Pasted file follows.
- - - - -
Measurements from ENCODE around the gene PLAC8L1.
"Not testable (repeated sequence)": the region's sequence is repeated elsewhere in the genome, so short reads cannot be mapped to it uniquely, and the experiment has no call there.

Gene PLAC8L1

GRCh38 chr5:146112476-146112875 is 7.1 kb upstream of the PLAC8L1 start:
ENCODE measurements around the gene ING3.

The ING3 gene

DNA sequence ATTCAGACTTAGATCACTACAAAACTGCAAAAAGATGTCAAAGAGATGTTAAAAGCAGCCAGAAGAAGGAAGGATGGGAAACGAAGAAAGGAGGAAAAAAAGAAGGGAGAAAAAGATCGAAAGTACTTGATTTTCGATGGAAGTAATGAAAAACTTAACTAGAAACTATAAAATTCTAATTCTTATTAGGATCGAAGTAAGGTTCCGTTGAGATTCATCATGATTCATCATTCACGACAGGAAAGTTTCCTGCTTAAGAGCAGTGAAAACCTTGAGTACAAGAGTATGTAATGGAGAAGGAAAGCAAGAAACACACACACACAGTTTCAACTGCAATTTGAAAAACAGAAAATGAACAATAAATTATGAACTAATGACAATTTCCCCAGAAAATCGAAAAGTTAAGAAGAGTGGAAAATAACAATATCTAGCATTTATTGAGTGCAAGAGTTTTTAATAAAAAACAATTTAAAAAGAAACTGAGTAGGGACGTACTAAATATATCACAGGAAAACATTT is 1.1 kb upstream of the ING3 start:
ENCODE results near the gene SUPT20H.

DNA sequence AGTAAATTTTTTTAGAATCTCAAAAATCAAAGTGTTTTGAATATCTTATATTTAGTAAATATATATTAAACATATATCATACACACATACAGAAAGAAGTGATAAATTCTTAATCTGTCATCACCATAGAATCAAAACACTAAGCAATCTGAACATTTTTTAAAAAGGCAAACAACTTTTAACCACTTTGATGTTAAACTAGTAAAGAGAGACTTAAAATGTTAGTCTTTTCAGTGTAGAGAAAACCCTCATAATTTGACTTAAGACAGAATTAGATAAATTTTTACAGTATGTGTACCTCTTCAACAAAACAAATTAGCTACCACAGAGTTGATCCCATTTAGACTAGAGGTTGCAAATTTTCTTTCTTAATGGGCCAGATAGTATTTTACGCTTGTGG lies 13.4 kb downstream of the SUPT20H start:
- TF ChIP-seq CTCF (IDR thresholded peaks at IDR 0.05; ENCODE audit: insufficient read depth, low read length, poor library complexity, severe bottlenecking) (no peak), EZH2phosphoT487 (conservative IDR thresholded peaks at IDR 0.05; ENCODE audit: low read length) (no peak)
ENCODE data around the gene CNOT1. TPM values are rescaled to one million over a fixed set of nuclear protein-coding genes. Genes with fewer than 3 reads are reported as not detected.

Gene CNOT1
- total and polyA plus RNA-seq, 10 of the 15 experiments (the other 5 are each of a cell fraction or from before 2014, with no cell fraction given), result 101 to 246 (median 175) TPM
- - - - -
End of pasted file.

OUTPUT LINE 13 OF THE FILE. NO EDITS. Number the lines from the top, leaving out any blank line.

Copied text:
- total and polyA plus RNA-seq, 10 of the 15 experiments (the other 5 are each of a cell fraction or from before 2014, with no cell fraction given), result 101 to 246 (median 175) TPM